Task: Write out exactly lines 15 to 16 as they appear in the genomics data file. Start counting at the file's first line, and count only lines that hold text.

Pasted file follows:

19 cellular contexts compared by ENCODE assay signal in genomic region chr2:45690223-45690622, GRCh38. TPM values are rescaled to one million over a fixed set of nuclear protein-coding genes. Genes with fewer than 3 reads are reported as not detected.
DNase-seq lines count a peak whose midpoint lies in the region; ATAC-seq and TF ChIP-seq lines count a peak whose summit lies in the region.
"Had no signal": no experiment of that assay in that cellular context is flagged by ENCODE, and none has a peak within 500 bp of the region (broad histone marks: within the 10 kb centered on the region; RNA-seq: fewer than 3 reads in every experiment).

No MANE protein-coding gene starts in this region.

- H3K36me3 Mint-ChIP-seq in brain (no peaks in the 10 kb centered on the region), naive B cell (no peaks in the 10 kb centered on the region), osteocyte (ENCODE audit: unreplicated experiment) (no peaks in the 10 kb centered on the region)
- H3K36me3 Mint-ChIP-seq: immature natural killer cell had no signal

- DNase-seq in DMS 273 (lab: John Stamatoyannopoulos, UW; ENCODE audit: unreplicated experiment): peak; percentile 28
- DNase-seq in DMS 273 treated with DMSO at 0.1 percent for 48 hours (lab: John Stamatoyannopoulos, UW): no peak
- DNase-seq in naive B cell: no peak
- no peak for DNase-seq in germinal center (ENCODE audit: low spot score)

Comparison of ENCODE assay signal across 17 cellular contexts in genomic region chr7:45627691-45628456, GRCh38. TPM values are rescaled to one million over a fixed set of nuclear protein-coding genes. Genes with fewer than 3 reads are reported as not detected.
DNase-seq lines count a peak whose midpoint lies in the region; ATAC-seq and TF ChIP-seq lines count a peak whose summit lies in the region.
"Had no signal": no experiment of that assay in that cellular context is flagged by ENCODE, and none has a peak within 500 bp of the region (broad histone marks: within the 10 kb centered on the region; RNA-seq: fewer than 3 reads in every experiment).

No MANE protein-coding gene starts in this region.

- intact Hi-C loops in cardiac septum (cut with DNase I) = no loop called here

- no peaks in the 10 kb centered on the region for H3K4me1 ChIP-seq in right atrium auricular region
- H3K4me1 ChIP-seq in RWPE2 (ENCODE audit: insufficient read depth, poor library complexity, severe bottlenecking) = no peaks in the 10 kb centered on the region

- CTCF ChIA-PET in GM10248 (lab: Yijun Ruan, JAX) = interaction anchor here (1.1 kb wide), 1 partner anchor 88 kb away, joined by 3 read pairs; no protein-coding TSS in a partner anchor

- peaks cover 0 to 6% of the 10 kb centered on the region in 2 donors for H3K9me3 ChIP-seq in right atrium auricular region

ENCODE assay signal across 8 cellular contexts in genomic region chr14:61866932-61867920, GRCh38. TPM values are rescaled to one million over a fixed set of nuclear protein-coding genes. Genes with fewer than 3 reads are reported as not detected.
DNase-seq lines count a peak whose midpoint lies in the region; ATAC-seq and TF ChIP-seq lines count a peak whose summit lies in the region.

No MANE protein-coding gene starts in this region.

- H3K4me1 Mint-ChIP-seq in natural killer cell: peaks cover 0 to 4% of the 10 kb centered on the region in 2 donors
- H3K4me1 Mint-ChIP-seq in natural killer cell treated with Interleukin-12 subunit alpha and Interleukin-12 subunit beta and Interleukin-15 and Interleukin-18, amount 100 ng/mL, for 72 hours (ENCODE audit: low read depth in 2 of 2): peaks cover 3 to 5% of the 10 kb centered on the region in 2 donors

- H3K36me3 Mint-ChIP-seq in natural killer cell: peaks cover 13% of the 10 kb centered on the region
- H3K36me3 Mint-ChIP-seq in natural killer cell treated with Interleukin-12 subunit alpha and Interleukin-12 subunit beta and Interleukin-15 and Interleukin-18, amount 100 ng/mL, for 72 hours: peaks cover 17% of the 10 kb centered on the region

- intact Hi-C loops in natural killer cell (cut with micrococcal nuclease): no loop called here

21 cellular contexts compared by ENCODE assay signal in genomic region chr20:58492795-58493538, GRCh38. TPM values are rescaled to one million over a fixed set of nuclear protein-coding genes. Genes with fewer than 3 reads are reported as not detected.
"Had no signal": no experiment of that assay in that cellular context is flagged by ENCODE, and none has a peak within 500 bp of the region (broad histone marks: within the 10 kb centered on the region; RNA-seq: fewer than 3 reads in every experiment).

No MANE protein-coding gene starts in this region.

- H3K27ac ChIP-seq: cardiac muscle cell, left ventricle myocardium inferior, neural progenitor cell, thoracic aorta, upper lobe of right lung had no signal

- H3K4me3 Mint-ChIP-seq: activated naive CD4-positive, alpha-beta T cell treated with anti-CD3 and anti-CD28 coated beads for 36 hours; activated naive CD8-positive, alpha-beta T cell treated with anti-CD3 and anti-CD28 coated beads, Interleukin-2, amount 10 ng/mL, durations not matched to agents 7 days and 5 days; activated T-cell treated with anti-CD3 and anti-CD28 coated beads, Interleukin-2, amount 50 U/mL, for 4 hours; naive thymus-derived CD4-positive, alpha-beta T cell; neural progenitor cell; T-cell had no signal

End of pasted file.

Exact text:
- intact Hi-C loops in cardiac septum (cut with DNase I) = no loop called here

- no peaks in the 10 kb centered on the region for H3K4me1 ChIP-seq in right atrium auricular region